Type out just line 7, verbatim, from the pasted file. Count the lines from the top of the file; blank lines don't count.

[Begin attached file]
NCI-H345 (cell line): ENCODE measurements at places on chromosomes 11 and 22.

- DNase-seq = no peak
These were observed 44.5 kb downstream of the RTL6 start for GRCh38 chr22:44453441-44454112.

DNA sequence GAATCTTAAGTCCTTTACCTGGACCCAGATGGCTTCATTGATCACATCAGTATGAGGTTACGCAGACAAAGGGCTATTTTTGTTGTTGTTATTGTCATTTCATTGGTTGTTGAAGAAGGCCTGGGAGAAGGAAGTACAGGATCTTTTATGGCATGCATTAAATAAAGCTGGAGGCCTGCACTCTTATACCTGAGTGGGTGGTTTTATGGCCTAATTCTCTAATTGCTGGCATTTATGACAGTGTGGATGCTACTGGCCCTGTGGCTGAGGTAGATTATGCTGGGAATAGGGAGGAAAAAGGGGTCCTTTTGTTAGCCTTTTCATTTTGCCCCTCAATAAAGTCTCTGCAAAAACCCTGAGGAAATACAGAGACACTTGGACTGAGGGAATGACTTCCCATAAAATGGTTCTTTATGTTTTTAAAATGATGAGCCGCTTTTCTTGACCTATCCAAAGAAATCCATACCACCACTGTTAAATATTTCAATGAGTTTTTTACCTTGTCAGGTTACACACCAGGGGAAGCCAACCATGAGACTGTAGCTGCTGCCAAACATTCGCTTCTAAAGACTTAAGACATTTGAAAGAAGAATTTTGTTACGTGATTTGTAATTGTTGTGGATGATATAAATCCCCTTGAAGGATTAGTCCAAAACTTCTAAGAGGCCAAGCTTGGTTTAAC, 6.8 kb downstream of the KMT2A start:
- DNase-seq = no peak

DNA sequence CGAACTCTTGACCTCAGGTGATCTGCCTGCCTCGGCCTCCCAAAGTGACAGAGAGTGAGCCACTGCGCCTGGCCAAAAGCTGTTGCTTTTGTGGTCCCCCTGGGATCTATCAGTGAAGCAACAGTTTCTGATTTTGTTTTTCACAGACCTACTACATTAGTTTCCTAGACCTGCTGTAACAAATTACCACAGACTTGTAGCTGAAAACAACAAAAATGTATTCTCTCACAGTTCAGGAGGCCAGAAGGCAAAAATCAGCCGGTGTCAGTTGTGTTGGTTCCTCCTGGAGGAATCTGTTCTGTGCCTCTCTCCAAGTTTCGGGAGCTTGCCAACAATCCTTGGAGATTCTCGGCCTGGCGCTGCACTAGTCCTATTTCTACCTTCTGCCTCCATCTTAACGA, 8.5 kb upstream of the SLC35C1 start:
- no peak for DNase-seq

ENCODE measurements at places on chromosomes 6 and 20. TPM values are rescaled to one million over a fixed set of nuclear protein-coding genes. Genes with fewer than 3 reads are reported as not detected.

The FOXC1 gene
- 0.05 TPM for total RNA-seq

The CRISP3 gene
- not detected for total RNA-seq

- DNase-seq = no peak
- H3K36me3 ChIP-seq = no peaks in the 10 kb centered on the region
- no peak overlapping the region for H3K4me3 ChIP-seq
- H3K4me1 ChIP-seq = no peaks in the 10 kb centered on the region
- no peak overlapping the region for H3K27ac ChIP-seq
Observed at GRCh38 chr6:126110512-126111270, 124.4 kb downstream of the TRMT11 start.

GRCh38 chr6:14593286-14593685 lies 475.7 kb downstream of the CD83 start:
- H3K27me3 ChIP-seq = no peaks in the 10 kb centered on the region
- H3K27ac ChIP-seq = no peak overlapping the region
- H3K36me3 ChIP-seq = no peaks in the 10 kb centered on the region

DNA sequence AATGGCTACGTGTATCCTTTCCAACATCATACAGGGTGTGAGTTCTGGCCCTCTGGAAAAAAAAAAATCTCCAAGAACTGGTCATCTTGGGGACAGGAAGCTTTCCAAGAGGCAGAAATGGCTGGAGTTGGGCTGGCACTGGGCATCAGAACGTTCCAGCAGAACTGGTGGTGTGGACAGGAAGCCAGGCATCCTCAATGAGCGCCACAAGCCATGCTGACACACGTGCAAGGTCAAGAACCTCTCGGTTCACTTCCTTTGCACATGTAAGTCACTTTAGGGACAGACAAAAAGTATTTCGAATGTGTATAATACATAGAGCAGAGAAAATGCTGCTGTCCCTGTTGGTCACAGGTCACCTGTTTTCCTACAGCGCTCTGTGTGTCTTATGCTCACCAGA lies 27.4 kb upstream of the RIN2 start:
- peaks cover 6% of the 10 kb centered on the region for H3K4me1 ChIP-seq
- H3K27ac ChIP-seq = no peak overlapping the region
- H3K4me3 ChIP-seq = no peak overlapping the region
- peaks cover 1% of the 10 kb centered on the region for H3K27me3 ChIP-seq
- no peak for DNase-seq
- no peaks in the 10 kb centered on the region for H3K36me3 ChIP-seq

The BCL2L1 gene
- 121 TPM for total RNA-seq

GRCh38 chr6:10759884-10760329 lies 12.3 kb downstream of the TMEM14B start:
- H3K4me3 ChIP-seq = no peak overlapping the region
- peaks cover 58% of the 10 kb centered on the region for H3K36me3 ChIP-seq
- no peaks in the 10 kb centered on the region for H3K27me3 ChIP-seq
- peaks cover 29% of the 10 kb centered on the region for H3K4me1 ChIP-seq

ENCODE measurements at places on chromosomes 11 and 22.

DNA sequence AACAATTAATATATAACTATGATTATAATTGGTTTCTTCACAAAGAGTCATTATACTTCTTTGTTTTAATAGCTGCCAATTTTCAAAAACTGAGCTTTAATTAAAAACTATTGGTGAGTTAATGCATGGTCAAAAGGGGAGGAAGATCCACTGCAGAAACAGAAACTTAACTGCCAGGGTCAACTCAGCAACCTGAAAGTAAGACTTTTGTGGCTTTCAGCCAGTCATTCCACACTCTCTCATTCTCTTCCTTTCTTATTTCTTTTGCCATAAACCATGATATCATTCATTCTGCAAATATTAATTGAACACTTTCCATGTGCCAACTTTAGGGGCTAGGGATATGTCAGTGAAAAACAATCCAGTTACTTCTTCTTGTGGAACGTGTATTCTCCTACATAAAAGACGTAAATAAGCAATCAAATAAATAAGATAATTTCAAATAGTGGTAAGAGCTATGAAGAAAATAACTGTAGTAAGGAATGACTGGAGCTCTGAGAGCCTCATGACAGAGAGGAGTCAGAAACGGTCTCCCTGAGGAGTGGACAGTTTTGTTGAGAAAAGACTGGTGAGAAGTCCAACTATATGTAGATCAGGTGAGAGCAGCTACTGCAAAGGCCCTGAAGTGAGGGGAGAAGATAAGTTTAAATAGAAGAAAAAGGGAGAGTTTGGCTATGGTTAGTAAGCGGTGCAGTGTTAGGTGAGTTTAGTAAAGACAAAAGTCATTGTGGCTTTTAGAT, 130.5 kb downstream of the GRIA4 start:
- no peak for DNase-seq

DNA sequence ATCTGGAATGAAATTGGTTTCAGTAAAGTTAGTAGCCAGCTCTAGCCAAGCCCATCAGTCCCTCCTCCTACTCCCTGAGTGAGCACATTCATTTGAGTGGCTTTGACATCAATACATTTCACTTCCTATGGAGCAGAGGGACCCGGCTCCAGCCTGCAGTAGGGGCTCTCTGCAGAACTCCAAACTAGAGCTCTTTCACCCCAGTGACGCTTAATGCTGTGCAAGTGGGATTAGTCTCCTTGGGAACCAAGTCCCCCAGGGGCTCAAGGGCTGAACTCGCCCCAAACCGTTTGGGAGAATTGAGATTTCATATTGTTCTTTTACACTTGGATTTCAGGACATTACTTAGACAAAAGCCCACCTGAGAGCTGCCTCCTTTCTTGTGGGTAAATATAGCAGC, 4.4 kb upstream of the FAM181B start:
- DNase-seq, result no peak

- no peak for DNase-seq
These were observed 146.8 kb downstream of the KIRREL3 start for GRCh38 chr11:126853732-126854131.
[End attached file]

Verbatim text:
- no peak for DNase-seq